Stickie enjoys having a trim waistline.  She knows that working her oblique abdominals contributes to that trimness, so she often chooses to do Russian twists.  (Stickie is a fan of Lemony Snicket, who would point out that “Russian” in this context means “horrible, challenging, or painful, but effective.”)

She begins seated on the floor with her knees bent, feet flat on the floor.  She holds a medicine ball (a dumbbell will also work just fine).  Her torso is slightly leaned back, her abs drawn in.  Keeping both hips firmly planted on the ground, she twists her upper body to one side, touching the medicine ball to the floor next to her hip.  She quickly twists to the other side and does the same.  A touch on both sides makes a single repetition.  Sets of ten repetitions are good.  Stickie does two or three sets.

Thursday, July 21, 2016

Thursday Book Report: Play

Play:  How It Shapes The Brain, Opens the Imagination, and Invigorates the Soul by Stuart Brown is a book after my own heart.  After all, I am a person whose company is named Recess and I’ve been told my inner child is not very inner at all.  I believe in play.  It is nice to have someone provide handy evidence that what I believe turns out to be a good thing.

Consider the sea squirt.  In its early life, it has a rudimentary brain and swims around exploring.  However, “The adult sea squirt becomes the couch potato of the sea.  In a surprisingly macabre twist, the sea squirt digests its own brain.  Without a need to explore or find its sustenance, the creature devours its own cerebral ganglia.  It’s like something out of a Stephen King book:  ‘All work and no play make sea squirt a brain-eating zombie’” (p. 48). We need to play and we need to play actively lest we all turn into brain-eating zombies.

The book describes the various kinds of play, the ways play develops our brains and our social structures, and provides some ideas about how to start playing again if we have, unfortunately, stopped.  It is written in an accessible but smart way—a playful book with much to offer.

Doing things we love or doing things we don’t love with a playful heart helps us grow and thrive and connect and give.  It replenishes our souls.

Go play.  It’s good for you.

Wednesday, July 20, 2016

It can also improve our moonwalking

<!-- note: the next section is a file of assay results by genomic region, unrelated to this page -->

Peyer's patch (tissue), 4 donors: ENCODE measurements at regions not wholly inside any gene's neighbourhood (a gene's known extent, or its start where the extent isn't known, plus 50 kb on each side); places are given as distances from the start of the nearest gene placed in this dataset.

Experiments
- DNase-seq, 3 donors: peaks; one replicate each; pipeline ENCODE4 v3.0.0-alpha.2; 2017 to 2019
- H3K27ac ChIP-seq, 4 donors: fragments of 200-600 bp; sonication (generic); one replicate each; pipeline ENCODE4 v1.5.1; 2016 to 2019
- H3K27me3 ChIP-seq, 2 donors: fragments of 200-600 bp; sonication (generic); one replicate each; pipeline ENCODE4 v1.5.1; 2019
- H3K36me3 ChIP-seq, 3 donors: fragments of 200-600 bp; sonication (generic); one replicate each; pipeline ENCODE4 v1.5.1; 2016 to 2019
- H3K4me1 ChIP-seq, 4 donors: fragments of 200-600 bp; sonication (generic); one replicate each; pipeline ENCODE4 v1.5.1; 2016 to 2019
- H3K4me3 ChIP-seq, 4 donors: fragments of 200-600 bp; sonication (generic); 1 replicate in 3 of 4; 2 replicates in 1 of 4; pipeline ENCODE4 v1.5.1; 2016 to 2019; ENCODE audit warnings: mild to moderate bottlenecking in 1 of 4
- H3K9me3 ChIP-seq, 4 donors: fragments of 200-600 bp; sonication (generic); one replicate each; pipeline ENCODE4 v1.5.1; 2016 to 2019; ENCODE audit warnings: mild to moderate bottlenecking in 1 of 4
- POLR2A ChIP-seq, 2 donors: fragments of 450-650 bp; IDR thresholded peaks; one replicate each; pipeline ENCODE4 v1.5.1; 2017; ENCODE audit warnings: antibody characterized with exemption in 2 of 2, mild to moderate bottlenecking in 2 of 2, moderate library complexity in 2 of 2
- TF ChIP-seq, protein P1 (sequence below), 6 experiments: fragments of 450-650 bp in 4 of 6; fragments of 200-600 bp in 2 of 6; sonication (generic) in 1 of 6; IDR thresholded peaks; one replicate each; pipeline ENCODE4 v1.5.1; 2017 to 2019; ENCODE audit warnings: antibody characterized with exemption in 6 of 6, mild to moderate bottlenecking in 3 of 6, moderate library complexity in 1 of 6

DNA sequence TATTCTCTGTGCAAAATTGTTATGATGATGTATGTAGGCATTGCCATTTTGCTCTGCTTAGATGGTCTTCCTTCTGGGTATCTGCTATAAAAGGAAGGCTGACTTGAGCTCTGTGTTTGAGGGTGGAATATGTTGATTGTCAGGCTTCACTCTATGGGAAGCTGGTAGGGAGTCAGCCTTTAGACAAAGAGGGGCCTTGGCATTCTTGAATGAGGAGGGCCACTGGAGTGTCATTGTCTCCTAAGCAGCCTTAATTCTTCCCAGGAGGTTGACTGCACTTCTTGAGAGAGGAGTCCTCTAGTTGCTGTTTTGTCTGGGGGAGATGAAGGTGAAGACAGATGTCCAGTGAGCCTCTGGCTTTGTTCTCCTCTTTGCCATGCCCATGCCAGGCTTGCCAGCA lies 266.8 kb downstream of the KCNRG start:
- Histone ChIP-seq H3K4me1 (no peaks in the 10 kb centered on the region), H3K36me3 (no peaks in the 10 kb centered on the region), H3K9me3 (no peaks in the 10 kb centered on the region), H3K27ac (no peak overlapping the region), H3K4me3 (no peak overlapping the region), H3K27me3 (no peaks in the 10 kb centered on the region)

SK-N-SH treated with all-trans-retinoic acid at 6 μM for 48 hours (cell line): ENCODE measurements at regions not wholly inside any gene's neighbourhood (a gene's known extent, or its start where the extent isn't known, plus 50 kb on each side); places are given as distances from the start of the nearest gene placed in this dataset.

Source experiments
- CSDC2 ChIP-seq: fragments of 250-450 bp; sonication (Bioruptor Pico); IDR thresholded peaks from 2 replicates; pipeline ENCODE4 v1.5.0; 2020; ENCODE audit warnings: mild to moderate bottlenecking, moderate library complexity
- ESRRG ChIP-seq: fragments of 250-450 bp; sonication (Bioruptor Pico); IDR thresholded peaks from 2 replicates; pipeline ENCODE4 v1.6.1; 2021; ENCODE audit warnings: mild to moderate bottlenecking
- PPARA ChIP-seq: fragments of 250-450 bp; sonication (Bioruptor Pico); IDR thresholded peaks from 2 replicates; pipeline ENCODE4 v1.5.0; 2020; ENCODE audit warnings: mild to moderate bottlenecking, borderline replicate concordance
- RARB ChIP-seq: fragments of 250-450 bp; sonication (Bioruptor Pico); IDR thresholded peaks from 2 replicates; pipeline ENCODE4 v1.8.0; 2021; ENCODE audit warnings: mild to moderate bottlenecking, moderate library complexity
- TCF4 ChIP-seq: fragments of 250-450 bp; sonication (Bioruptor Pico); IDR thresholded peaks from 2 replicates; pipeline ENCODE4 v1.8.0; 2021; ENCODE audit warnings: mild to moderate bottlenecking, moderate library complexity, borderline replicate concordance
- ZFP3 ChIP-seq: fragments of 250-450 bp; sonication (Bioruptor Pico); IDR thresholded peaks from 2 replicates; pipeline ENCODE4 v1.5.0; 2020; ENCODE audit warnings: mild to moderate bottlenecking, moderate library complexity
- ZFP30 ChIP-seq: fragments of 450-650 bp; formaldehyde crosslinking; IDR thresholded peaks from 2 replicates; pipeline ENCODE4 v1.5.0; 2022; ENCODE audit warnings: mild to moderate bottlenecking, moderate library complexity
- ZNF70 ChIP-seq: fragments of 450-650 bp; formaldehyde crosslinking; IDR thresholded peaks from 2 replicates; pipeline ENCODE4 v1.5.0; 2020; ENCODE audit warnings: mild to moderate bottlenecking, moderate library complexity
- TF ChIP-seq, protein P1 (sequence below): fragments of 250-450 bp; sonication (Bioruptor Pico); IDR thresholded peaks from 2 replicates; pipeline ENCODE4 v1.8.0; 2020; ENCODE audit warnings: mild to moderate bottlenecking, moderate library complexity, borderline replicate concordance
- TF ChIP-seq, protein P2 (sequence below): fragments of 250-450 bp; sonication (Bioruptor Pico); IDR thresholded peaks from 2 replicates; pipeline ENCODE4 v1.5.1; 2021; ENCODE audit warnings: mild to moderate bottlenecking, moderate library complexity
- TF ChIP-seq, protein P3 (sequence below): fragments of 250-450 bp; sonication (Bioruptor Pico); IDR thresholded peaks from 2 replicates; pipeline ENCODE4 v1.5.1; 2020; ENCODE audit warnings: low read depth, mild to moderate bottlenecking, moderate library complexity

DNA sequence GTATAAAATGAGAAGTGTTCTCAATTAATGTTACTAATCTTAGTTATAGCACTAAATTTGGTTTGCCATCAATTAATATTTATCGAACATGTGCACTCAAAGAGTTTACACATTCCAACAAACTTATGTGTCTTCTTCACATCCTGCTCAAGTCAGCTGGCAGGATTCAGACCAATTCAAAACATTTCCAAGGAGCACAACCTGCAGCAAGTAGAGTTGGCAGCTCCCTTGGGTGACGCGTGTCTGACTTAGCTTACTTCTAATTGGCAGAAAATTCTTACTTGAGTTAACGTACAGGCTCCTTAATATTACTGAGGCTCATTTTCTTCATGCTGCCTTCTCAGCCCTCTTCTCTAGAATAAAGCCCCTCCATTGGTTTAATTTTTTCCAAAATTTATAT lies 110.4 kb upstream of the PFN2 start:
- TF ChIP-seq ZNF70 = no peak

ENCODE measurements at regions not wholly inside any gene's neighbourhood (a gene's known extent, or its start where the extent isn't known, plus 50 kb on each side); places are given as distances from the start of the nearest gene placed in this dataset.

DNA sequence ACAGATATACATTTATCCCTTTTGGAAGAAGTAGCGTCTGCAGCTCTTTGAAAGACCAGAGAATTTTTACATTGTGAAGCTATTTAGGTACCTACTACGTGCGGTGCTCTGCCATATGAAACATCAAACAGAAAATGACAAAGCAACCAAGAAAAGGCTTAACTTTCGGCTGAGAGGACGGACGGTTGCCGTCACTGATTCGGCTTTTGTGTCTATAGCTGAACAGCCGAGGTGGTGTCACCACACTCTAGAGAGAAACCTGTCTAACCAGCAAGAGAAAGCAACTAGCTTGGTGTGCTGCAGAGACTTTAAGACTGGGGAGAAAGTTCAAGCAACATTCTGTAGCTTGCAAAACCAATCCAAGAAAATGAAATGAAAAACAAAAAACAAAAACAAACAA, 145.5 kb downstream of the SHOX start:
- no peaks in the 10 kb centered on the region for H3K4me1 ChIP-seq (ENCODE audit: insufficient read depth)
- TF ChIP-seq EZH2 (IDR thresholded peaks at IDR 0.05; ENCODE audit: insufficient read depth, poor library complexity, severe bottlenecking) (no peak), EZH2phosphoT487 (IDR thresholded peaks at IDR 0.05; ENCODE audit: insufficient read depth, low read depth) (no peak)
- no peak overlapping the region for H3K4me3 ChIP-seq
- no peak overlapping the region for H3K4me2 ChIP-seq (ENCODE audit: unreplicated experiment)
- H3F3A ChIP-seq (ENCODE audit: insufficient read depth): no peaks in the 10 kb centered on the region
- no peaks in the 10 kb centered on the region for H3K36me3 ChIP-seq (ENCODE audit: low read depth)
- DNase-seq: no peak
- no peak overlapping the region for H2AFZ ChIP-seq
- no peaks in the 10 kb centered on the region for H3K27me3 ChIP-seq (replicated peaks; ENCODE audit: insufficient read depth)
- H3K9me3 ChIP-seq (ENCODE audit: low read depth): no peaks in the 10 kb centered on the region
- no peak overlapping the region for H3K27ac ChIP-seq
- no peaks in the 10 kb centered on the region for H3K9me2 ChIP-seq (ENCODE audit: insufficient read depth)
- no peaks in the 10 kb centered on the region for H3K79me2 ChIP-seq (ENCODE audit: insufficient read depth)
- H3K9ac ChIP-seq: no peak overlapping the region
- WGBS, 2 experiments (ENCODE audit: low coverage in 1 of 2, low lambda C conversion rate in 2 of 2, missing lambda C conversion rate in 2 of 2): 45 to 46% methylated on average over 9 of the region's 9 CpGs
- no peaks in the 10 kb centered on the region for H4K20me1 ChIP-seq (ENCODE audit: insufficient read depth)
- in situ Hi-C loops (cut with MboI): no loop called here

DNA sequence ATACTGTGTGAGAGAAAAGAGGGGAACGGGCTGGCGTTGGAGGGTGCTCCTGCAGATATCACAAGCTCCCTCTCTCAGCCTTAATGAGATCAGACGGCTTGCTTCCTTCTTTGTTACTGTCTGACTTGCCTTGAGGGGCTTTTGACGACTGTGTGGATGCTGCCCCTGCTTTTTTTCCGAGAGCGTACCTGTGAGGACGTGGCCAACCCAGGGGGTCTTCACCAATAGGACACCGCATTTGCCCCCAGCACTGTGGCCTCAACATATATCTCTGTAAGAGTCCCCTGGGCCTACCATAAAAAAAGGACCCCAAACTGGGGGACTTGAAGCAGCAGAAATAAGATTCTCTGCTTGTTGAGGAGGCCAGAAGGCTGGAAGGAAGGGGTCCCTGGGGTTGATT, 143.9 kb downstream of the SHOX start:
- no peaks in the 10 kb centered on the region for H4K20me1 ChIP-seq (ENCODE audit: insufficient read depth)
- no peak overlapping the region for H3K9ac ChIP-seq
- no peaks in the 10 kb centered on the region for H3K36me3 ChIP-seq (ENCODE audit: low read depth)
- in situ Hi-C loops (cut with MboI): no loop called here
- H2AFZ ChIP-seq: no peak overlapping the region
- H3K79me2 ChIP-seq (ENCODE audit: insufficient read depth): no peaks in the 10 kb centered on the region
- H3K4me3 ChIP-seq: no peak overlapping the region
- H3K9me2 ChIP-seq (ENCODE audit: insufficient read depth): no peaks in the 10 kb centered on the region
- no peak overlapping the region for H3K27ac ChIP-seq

Over the weekend, I tried a virtual reality program.  There were goggles and headphones.  I took a tour of Pluto.  It was a gorgeous seven minutes in space, except I was really in a friend’s living room.  Because I was in virtual reality, what I saw changed with how I moved.  That is to say, when I turned my actual body, what I saw in the goggles turned as if I were really standing in space. 

What was interesting was that I felt like I was turning in place from the virtual reality perspective.  In real life, I ended up moving across the floor and butting up against a chair.  What I was seeing affected my sense of where my body was.  The fancy word for our ability to know where our bodies are and what they are doing is proprioception.

One of the reasons we exercise, whether we know it or not, is to improve our proprioception.  That sense of where we are in space allows us to coordinate complex movements.  Pilates is particularly good for developing proprioception because of its emphasis on form and placement.  We learn how to feel where we are, to inhabit our bodies more fully, and, by extension, avoid encounters with chairs when we do spacewalks.

Tuesday, July 19, 2016

Step (and keep stepping) away from the fridge

I am a stress eater.  I know I am not the only one who heads straight for the fridge when the day gets tough.  I am, when under pressure, sure there is no problem that won’t be made better by ice cream.  I forget that eating too much ice cream is a problem in itself.

We (because, as I said, I am not alone in this pattern) are going to attack this issue.  I have a plan.

Step One:  Don’t buy ice cream.  Or cookies or chips or vodka or chocolate or whatever it is that we crave under adverse circumstances.  If it isn’t in the fridge or freezer or cabinet, we have at least one more obstacle between us and less than ideal behavior.  We might not eat the ice cream if we have to go through the process of finding the car keys to go to the store to get some first.

Step Two:  Move the body.  This step has both a long-term and an immediate phase.  If we are moving our bodies regularly in the long-term sense, we are attacking the stress problem.  And if we choose to walk around the block instead of open the fridge in the moment, we have substituted a better behavior for snacking.  (If we end up walking to the store to get the ice cream, at least we have walked first…  Nobody’s perfect.)  There are very few excuses about why we can’t move instead of snack.  Snacking takes time and involves mess, too.

Step Three:  Don’t be mean.  Maybe we won’t always avoid the ice cream.  Maybe we really want it.  Maybe we are too darn tired to walk another step.  Maybe we blow it.  Let it go.  Let’s give ourselves a hug instead.  We will do better the next time.

Monday, July 18, 2016

Body weight to reduce body weight

It turns out that I should write about burpees more often, apparently, since we all have opinions about them!